Fresh barra, water buffalo and wild pig cooked using hot rocks, paper bark and gum leaves…
Patsy lived the first 25 or so years of her life in the traditional way – living in a paperbark shelter made by her dad, and following the seasons around Arnham land and learning how to live with the land. As do all her people, she married someone not from her country, and so she now lives in Kakadu with her husband who manages a water buffalo farm. She now lives in a house but still keeps her traditions alive by showing others the skills she learnt growing up. For eight years now she has guided whitefellahs like me on a bush tucker tour around the farm, which is within Kakadu national park.
When the park was formed in 1978 there were still many blackfellahs living in the bush in the way they always have – well, more or less. They used to get turtles and molluscs, and seeds from lilys, and many other things from the waters and mud of the billabongs until the water buffalo arrived – introduced by white man. Water buffalo thrived in the wetlands and proceeded to destroy the habitat and food source of the local people. But they soon learnt to use the water buffulo for food, which they came to depend on over a few generations.
When the National Parks wanted to cull the buffalo from Kakadu, it was essential to seek the agreement of the traditional owners about the way this should be done. It was agreed to create a buffalo farm within the park so that the food source of buffalo would still be available. This worked for a while, until the short lived agreement with the government expired and the funding for running the farm dried up. The elders met and came up with a plan to try to keep the farm open by running tours to show the traditional bush skills of the Bininj people – which is how these tours began. And since then Patsy has never had a day off from taking the tour on the days that there are tourists who want to go.
So, enough of background. Our first stop was to collect tubers, called bush carrots, but more like parsnips in colour and taste. Pasty showed me and others a few times how to spot the thin vine that shows where to dig for this tucker. But I didn’t find one for myself, despite them being plentiful in the area – but Patsy colelcted enough to cook up later for so we could all try some for taste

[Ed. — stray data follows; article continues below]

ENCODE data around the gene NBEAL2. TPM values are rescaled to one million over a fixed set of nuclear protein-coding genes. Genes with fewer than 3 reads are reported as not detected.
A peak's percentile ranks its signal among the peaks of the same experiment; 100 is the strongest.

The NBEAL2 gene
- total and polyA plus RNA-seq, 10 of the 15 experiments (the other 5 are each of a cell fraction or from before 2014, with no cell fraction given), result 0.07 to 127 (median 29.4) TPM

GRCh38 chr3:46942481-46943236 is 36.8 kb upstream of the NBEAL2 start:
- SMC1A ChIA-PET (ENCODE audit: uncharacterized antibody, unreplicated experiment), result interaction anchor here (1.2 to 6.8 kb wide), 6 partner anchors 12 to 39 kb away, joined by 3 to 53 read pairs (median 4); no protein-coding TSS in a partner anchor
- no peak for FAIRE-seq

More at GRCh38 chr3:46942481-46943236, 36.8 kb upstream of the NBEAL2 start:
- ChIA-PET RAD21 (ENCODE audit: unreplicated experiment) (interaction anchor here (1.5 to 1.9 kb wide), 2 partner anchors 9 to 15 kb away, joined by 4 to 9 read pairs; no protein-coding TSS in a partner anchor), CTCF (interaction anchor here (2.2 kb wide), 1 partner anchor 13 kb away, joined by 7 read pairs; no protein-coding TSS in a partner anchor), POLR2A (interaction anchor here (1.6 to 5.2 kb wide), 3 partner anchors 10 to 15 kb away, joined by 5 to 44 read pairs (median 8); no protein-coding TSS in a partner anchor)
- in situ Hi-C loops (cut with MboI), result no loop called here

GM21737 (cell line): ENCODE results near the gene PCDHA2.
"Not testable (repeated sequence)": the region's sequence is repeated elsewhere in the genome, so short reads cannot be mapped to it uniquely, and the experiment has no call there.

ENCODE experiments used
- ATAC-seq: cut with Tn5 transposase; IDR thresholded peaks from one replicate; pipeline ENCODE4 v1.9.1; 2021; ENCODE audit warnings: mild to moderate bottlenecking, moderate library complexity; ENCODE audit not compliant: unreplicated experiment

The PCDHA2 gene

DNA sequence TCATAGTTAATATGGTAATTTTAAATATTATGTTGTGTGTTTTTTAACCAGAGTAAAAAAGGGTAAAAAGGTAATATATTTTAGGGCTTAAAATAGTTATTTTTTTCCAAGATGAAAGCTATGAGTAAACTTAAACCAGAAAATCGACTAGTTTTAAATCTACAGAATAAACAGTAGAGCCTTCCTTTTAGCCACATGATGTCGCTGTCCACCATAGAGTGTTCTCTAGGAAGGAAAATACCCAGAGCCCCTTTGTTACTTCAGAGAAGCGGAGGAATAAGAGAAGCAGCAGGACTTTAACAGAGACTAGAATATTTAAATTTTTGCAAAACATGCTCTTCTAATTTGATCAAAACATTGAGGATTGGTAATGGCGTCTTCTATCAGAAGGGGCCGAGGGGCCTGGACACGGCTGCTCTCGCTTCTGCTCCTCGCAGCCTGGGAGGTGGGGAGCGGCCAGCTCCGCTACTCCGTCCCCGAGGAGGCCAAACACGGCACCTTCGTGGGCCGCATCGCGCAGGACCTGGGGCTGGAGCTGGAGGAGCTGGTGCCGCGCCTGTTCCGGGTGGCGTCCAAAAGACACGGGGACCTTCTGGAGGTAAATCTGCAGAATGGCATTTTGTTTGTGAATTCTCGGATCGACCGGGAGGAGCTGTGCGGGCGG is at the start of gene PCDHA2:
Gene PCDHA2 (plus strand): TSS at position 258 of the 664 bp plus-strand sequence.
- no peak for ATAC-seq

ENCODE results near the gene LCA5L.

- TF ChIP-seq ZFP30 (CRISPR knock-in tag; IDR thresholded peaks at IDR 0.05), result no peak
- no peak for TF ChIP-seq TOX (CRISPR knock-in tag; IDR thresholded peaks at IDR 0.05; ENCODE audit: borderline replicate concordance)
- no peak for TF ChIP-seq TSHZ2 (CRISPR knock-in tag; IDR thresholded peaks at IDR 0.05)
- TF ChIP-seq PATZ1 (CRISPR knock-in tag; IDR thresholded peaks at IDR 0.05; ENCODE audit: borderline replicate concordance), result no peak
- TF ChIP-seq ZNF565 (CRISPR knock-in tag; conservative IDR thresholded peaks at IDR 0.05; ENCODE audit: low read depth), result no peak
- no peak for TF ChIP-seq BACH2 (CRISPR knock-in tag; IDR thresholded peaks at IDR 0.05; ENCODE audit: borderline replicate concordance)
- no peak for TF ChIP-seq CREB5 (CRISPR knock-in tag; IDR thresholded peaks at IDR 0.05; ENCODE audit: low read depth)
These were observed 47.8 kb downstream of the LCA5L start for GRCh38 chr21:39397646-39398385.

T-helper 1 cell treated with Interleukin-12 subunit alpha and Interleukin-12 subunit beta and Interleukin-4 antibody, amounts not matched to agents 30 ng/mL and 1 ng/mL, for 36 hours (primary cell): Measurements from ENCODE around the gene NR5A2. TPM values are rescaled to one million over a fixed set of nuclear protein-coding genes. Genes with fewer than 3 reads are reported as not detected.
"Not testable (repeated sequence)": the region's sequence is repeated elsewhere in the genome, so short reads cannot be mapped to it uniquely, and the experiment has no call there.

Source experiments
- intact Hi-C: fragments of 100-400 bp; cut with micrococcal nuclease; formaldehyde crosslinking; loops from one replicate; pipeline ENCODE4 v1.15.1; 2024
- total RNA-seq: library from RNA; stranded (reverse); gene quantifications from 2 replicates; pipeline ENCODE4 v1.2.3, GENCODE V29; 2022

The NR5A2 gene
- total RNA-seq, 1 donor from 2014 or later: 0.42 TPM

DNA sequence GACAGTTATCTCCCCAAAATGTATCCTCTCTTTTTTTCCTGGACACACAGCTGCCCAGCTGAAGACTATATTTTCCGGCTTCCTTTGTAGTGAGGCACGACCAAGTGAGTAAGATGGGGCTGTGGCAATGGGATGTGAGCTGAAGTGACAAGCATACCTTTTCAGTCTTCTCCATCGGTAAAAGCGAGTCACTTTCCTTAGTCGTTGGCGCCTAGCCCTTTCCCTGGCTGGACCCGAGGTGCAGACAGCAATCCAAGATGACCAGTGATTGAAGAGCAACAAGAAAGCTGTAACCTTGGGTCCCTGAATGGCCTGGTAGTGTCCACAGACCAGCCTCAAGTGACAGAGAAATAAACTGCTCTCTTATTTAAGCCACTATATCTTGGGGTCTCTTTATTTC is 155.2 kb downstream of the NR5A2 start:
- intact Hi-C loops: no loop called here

Next she showed us how to cut the top off a livingstonia palm and get the moist heart to eat right there – I reckon its similar to the centre of a pineapple, but not so sweet. Maybe a cross between a carrot and pineapple centre.
When you are a nomad you need baskest to carry bush tucker in so we also collected some palm fronds to later learn how to make string, which is then used to make baskets.
Green ants. If you ever walked in the top end you will have met the green tree ants – as you brush past their tree dozens will crawl onto you and bite just to let you know they’re there. Have you seen the nests they make by pulling the leaves together and glueing them together with a sticky web? Patsy took one of these containing thousands of ants and larvae and crushed it in her hand. She removed the leaves and continued to crush the ants and larvae in her until she had a ball of ants.
She chuckled and encouraged us to smell this ball – I would describe it as astringent vinegar lemon. Then she challenged us to eat some… maybe a teaspoon of it.
By a small stretch of imagination it could be lemon sherbert or lemonade – but then there’s nothing like it after chewing a bit and all thats left is the legs – but it would insult her to spit them out so I pressed on…
Used for as a bush medicine than a regular snack or tasty morsel. A passenger on another tour had a raging headache – enough to be convinced to try bush medicine. His headache left in a few minutes after having a big handful of Patsy’s green ant crush.
Crocs are common here but even so Patsy has a sense of where they are and when its safe to collect bush tucker from the water’s edge. Not many lily pad seed pods at this time of the year – the fat magpie geese have eaten most of them – but she collects enough for us to taste the seeds. Bland soft seeds about the size of peppercorns.
When they are plentiful she would collect them and grind them up to make a paste, or dough which is used for damper – bread cooked in the coals. But today we have damper made from wheat.
… more later